Earth from Old English: Eorðe; Greek: Γαῖα Gaia; Latin: Terra, otherwise known as the World or the Globe, is the third planet from the Sun and the only object in the Universe known to harbor life. It is the densest planet in the Solar System and the largest of the four terrestrial planets.
According to radiometric dating and other sources of evidence, Earth formed about 4.54 billion years ago. Earth’s gravity interacts with other objects in space, especially the Sun and the Moon, Earth’s only natural satellite. During one orbit around the Sun, Earth rotates about its axis about 365.26 times; thus, an Earth year is about 365.26 days long. Earth’s axis of rotation is tilted, producing seasonal variations on the planet’s surface. The gravitational interaction between the Earth and Moon causes ocean tides, stabilizes the Earth’s orientation on its axis, and gradually slows its rotation.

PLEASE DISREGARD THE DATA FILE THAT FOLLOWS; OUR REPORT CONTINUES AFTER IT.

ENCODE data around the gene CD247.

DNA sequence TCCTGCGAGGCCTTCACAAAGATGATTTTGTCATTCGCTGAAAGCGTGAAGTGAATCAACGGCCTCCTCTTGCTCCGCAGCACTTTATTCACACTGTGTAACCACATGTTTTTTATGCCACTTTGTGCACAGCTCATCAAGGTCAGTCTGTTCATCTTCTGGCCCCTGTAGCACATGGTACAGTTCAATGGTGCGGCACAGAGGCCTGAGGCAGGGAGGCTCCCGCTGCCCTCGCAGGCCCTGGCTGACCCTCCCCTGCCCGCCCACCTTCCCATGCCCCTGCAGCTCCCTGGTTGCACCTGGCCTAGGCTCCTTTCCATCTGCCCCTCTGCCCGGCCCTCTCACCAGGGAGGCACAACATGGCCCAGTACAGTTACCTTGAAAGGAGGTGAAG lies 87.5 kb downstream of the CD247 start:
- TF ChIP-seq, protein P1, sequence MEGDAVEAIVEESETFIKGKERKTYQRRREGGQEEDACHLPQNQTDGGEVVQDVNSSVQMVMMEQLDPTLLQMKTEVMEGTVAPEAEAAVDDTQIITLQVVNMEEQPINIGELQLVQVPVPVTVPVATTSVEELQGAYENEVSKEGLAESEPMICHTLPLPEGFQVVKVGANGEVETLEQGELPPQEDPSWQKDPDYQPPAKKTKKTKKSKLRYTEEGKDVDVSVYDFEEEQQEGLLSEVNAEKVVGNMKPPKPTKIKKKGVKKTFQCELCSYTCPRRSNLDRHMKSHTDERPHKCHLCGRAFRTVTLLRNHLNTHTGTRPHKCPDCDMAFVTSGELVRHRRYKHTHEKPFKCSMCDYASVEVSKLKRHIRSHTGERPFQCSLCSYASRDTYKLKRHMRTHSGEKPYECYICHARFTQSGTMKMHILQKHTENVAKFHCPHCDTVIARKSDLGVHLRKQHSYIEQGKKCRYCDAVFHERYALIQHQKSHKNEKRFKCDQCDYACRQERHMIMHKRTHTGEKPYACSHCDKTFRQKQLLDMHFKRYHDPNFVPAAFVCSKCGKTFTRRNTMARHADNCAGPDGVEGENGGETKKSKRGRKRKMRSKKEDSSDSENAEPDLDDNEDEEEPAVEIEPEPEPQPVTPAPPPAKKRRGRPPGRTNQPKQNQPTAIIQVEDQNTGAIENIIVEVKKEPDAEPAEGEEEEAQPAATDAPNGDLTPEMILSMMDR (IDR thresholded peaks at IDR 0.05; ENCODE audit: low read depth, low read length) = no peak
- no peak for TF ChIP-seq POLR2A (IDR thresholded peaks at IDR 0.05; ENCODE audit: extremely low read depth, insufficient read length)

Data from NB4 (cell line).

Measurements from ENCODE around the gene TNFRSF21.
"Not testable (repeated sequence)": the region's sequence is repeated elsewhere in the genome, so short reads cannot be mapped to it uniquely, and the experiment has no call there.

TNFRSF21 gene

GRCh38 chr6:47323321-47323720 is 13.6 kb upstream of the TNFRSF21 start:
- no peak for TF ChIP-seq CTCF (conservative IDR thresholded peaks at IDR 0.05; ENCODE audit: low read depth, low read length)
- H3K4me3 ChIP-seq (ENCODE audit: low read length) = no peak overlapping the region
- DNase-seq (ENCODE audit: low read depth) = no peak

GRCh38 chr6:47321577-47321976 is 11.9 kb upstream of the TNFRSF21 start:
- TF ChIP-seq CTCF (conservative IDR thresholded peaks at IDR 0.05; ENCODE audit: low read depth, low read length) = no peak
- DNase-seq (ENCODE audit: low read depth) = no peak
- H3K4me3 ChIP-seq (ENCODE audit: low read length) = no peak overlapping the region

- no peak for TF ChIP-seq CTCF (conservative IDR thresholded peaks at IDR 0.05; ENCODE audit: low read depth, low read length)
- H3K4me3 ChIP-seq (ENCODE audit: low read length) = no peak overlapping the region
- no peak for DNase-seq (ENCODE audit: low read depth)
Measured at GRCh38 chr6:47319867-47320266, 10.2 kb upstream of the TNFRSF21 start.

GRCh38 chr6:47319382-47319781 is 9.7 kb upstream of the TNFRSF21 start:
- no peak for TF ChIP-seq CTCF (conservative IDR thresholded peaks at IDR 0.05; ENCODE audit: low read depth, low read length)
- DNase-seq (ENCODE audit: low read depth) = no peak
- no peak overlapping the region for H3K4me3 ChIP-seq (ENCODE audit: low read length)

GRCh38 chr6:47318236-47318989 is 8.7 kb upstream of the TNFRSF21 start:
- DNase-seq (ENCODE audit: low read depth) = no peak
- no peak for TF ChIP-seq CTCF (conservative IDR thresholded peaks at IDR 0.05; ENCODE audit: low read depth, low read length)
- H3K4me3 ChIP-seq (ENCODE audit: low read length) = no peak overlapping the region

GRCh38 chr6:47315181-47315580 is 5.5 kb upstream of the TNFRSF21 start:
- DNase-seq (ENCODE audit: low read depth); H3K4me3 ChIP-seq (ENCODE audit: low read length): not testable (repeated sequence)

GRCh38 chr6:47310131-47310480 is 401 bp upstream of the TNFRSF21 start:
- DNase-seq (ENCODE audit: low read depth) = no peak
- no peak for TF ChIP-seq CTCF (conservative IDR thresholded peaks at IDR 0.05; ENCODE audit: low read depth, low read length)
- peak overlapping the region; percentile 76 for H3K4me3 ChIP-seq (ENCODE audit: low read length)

Earth’s lithosphere is divided into several rigid tectonic plates that migrate across the surface over periods of many millions of years. Earth’s interior remains active with a solid iron inner core, a liquid outer core that generates the Earth’s magnetic field, and a convecting mantle that drives plate tectonics.
After the Colony War no oceans are left on earth. The above picture is an artist’s depiction of what Earth most likely looks like from space.